I thought, great! I could draw Batman, Superman and Wonder Woman. I told them if I could also draw the Joker, I’m in!
They asked me to draw Superman, Wonder Woman and some kids so that they would understand what I had in mind. I did, and they liked it. They said it was perfect and that if I liked, we could get started, so they sent me the plot and half of the script, and the script was very good. I was happy in the beginning and even more happy when I started to work.
It’s an interesting format in that it’s a series of letters that have been written to the Justice League, so the dialog and word balloons are almost secondary. Did the format of the book take some getting used to?
No, I don’t think so. You just need to tell a story. It’s different from a , but I don’t think we needed to adjust much. At the beginning of each story, we have the letters, and then it switches to the superheroes and the other characters just doing their stuff.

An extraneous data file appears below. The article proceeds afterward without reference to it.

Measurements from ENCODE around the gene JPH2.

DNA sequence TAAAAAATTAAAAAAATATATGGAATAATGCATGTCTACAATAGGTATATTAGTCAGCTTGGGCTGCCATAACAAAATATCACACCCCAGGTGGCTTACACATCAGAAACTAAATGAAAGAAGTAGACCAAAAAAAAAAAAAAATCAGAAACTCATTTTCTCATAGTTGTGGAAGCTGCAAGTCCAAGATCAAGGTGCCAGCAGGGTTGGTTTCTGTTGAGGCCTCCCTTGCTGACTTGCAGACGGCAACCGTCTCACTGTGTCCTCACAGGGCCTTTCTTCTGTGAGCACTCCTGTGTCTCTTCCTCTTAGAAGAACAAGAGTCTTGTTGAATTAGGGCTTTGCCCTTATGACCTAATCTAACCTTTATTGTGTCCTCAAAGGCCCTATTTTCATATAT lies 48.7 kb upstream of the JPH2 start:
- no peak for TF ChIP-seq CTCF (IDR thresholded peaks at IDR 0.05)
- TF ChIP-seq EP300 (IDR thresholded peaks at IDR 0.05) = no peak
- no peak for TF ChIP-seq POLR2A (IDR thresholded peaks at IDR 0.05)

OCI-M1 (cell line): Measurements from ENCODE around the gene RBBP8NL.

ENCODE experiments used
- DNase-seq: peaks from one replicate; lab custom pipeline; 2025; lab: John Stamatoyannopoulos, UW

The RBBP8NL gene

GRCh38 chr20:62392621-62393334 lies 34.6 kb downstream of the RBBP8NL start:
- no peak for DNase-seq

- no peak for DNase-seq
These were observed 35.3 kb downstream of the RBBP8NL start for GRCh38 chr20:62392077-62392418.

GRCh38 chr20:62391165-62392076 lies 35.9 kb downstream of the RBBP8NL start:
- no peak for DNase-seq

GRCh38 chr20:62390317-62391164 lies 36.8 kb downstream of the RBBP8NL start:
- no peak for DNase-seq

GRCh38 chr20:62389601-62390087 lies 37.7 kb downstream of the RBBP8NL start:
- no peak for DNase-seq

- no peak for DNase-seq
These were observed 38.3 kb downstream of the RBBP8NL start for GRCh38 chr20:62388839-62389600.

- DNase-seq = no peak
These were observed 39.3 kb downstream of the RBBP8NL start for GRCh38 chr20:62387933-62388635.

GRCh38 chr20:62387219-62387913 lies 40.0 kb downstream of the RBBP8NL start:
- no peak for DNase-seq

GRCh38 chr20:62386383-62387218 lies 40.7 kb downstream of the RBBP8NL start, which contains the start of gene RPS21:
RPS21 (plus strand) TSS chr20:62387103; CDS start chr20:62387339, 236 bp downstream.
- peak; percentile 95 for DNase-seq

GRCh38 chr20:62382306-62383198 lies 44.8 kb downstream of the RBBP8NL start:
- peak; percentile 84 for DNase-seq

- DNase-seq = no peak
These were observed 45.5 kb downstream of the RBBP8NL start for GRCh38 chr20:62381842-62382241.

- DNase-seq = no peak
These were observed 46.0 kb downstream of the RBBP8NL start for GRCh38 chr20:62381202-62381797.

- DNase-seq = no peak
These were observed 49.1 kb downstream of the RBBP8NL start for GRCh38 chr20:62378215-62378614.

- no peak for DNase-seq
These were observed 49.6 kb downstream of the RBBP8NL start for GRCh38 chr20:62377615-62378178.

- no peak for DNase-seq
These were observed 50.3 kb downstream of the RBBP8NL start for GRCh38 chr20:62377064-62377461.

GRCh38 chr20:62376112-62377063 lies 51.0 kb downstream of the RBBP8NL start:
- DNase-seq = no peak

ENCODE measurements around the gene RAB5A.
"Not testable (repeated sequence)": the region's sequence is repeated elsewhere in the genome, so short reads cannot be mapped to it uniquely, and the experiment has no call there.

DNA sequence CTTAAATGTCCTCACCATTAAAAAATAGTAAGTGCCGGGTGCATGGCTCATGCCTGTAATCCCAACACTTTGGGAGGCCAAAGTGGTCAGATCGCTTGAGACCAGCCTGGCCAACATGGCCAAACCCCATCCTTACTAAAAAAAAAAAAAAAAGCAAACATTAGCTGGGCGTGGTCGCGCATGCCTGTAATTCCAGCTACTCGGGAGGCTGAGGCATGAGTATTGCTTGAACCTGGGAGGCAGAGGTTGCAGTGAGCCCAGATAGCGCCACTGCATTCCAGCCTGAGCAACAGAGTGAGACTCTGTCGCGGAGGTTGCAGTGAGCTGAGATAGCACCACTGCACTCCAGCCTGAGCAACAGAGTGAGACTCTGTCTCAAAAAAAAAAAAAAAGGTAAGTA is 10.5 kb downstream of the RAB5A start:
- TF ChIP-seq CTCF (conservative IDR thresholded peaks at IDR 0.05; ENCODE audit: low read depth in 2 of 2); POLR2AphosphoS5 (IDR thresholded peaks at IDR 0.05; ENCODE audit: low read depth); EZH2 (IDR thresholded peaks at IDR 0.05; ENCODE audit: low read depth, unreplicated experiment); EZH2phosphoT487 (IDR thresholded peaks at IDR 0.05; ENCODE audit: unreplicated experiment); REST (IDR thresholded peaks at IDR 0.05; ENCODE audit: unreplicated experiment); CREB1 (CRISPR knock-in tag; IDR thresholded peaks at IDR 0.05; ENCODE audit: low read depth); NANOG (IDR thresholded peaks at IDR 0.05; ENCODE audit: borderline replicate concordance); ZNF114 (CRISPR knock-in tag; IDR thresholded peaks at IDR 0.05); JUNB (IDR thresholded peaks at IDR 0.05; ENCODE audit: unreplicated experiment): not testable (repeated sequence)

It’s also different from your prior project for DC in that it’s a graphic novel. It wasn’t serialized the way that your Bizarro series was. Are you used to working that way?
I think we have seven or eight heroes in the book, and we divided the book so that each hero gets their own chapter. So, when it came time to create the schedule, we did it a lot like a regular comic. We would do about twenty pages a month. Some of the heroes, like Superman and Batman, they would have about twenty-five pages, while other heroes might have only eight pages . But the idea was to do twenty pages per month, and it worked out well. It was pretty much the same as a regular comic.
How was it working with Michael Northrop? Did the two of you interact, or did you mostly interact with your editor?